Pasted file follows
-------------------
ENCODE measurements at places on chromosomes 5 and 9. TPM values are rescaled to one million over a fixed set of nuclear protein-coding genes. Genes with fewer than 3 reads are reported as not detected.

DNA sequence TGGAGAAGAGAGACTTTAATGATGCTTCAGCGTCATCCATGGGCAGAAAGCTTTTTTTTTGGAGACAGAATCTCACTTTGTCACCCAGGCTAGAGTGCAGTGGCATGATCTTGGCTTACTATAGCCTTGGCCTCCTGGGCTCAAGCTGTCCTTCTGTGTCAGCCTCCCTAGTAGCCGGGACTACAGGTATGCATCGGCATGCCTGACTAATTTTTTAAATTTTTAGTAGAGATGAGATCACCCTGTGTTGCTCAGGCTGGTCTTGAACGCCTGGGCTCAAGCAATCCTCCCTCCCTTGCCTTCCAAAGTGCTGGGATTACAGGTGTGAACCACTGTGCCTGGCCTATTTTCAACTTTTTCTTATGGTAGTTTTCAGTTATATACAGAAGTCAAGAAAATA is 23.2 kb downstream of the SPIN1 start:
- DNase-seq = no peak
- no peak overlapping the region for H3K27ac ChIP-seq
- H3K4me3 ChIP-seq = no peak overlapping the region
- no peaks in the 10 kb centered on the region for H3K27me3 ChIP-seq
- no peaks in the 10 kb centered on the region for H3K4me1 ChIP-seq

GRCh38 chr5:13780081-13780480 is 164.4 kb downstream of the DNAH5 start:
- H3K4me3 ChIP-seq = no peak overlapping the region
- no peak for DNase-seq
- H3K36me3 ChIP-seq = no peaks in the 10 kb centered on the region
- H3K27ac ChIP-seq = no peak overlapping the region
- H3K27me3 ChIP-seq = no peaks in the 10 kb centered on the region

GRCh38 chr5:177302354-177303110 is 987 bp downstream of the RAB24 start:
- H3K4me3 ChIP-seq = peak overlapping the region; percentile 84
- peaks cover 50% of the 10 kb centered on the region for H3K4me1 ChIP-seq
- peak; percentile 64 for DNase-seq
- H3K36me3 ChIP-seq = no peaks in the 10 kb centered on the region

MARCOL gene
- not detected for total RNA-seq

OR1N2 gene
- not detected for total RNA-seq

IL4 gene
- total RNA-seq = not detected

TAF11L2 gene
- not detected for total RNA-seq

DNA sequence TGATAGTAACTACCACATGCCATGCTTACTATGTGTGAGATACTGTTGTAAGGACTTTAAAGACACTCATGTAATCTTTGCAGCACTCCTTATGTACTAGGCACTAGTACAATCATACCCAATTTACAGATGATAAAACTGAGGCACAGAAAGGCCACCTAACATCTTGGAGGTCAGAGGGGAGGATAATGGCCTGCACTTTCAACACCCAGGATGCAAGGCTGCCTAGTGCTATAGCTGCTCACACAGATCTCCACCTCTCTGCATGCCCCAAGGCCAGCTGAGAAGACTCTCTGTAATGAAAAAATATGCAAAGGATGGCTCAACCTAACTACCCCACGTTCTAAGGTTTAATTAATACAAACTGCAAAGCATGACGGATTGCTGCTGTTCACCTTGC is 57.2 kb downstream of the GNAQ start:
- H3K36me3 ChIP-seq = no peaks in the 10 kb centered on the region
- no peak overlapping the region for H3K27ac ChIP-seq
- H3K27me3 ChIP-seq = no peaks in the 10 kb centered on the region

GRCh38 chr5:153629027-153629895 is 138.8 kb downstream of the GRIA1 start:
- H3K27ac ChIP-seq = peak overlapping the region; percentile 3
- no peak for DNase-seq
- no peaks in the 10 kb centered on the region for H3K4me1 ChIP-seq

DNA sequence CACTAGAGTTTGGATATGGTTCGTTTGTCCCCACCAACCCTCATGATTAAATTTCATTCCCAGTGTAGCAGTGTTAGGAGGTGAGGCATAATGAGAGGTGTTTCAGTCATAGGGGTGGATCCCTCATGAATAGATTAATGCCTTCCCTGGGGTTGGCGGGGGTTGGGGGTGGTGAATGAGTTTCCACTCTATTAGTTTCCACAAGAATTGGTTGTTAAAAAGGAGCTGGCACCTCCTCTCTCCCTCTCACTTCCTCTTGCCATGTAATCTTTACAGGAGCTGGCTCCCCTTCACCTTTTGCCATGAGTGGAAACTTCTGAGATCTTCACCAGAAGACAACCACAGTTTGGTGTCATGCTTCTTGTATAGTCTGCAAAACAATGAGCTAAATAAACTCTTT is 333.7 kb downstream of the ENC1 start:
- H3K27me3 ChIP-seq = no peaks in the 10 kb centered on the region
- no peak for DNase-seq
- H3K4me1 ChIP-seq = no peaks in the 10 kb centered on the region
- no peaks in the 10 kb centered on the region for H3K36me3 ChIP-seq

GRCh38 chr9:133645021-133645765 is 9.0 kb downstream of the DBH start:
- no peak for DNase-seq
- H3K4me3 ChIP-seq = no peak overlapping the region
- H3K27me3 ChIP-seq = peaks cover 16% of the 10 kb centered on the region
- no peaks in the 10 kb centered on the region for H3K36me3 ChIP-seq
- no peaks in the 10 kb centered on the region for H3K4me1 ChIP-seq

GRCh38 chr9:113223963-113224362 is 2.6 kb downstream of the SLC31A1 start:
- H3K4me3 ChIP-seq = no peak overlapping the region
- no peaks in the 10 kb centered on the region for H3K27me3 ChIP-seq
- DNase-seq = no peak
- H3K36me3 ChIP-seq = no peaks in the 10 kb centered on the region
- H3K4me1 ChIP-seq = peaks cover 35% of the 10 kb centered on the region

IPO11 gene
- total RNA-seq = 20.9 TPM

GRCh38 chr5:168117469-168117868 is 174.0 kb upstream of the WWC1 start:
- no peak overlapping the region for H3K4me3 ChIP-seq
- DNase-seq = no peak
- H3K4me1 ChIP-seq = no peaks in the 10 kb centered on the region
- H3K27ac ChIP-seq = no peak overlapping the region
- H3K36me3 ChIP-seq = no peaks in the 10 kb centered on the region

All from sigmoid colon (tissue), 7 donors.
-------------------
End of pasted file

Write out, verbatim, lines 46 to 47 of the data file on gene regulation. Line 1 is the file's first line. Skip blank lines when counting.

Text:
GRCh38 chr9:113223963-113224362 is 2.6 kb downstream of the SLC31A1 start:
- H3K4me3 ChIP-seq = no peak overlapping the region